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HTML Client Remote Troubleshooting

If you're having trouble with remote HTML Client connections, here are some things you can try.

Client doesn’t load or run correctly in my browser.

This can be a problem if you don’t have good HTML5 support in your browser. We’ve had some users running very old OS and browser versions. One example, OS X Lion (10.7) was released July 2011. Since then there have been many major OS updates. 10.8 (Mountain Lion), 10.9 (Mavericks), 10.10 (Yosemite), and 10.11 (El Capitan). Safari in Lion probably is not the best HTML5 browser to use.

Here is a website that grades your browser HTML5 support.


My client connection keeps dropping

The “remote” indicator quickly goes to red after I load the html client page.

This seems to be a problem for a number of remote users. The problem is packet sniffing firewalls, anti-virus, and routers that are not HTML5 ready. One of the big features in the HMTL5 client is the ability to run all of our traffic over the web server port. No more extra ports open in the firewall for Appx connectivity. The problem is that we are using an HTML5 feature called WebSockets to do this. The way WebSockets work is that you make a normal HTTP connection to a web server. Then at some point we upgrade that HTTP protocol to an WS (WebSockets) protocol to handle our traffic. WS is a layer on top of HTTP so it is still valid. Some hardware and software firewalls, routers, and anti-virus tools sniff network packets to make sure what is inside the packet is valid content for the protocol being used. Some of these tools have not added WebSockets as a valid protocol to be used on the web server port. So as soon as we convert our connection to websockets the hardware or software shuts down the connection. I know Avast is one that is problematic, also a CradlePoint MBR1000 router from 2011 seems to block websockets data over an HTTP port.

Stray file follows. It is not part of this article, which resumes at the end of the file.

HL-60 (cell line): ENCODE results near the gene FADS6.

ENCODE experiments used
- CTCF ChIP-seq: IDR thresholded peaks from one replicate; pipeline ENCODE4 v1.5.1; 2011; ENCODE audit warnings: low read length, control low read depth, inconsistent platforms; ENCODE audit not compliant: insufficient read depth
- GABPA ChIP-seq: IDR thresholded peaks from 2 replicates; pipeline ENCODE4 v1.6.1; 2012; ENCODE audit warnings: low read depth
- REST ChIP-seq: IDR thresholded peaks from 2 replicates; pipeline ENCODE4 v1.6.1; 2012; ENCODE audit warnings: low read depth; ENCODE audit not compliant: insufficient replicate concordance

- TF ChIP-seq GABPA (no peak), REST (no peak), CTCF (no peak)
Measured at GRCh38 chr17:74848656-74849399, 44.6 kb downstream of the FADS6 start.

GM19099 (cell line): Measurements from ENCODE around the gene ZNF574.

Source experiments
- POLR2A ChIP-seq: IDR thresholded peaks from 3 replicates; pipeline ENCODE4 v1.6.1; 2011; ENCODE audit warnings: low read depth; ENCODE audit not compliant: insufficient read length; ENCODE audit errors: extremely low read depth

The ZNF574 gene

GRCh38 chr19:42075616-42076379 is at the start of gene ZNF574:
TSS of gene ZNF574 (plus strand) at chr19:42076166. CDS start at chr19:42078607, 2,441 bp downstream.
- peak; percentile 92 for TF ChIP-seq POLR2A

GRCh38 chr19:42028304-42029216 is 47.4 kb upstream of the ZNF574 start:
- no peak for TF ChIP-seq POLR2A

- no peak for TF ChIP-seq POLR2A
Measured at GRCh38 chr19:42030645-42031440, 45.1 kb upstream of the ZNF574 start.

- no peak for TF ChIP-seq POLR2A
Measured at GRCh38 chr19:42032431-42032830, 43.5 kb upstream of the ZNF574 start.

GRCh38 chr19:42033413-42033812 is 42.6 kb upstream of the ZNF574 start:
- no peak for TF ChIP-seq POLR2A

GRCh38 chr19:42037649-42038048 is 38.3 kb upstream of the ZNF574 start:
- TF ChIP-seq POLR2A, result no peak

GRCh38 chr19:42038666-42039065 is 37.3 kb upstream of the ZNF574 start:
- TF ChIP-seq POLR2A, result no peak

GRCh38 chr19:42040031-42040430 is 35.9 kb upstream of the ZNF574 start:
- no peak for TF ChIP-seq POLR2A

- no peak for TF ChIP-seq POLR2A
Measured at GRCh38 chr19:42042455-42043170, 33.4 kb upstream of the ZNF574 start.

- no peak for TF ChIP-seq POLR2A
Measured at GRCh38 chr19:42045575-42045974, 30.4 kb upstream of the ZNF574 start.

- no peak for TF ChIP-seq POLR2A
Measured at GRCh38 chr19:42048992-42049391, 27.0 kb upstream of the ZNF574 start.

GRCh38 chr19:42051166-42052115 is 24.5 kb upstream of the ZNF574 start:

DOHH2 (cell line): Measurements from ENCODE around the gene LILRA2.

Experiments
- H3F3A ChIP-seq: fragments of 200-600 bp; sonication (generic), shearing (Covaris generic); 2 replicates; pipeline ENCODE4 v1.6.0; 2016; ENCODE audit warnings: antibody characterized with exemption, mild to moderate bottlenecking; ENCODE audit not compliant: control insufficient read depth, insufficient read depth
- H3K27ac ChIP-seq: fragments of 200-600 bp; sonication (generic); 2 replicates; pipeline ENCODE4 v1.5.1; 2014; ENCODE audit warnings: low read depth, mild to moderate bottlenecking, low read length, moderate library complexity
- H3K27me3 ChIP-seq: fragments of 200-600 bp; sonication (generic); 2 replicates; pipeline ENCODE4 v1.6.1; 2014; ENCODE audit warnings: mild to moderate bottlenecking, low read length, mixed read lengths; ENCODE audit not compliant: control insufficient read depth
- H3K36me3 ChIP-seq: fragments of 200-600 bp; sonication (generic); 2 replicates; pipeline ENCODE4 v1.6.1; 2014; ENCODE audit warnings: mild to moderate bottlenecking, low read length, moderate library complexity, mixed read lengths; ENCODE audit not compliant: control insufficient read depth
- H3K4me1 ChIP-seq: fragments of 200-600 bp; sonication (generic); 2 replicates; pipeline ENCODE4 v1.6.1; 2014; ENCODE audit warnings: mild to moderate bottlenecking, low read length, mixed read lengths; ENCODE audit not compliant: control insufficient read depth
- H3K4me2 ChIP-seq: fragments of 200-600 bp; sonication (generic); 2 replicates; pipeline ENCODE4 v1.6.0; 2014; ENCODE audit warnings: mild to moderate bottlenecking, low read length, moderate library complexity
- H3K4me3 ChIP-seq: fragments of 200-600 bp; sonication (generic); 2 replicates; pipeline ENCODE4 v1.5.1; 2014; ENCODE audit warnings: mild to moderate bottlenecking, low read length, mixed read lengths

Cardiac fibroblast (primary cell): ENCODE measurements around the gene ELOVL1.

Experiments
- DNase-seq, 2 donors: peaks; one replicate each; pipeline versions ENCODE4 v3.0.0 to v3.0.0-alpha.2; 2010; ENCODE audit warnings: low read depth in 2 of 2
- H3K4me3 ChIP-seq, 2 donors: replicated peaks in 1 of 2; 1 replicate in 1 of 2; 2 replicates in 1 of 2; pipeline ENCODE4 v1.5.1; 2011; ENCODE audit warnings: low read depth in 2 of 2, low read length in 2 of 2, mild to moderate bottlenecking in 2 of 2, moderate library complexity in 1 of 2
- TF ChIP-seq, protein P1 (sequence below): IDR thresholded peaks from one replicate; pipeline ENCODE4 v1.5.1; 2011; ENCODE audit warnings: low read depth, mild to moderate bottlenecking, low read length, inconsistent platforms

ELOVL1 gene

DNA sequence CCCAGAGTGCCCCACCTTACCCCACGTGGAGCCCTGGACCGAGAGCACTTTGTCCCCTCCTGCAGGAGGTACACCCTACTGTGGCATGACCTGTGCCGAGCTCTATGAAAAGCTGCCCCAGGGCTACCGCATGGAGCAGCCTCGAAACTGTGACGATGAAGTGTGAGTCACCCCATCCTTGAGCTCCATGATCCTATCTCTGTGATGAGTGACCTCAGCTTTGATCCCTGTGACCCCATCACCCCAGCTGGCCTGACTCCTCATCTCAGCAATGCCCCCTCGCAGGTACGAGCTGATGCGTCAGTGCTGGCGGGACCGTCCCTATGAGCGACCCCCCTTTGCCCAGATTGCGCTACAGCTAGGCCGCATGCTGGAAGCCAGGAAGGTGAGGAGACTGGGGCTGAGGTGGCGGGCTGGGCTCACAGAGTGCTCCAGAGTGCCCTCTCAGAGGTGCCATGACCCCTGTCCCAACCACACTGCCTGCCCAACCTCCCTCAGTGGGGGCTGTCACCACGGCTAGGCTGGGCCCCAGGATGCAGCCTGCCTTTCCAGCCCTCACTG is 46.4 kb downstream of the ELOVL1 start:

Here is a website that has a test for this issue. If websockets are allowed then the Server Time field on the page will update every second. If not it won’t.


If this is an issue there is another way to run the HTML5 client. Instead of running our websockets traffic throught the web server we can run it on an alternate port like the java client does. That means you will have to open an additional port in the server firewall to allow this connection. Doing this seems to make the incompatible firewall and anti-virus tools happier. The default is to open port 3014 from the outside world to the internal system that is running the server side of the HTML5 client connection (the server where "appxConnector.js" is running). Then you edit the client.html file to use this new port by setting…

<meta name="appx-proxy-port" content="3014">

instead of

<meta name="appx-proxy-port" content=“80">

This causes the HTML5 client to use port 3014 for websockets data instead of port 80.

I can’t install the local connector on my computer.

This seems to be the case if someone is running a 32bit OS. Some users have upgraded very old 32bit hardware to Windows 7 32bit. In this case our local connector will not load. Our installer is 64bit and does not run on 32bit Windows. If this becomes an issue we can build a 32bit local connector for windows. Currently this isn’t a priority project.

This is easy enough to check by looking at the Windows OS info screen.


-- Main.JeanNeron - 2016-02-10

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Topic revision: r2 - 2016-03-11 - JeanNeron
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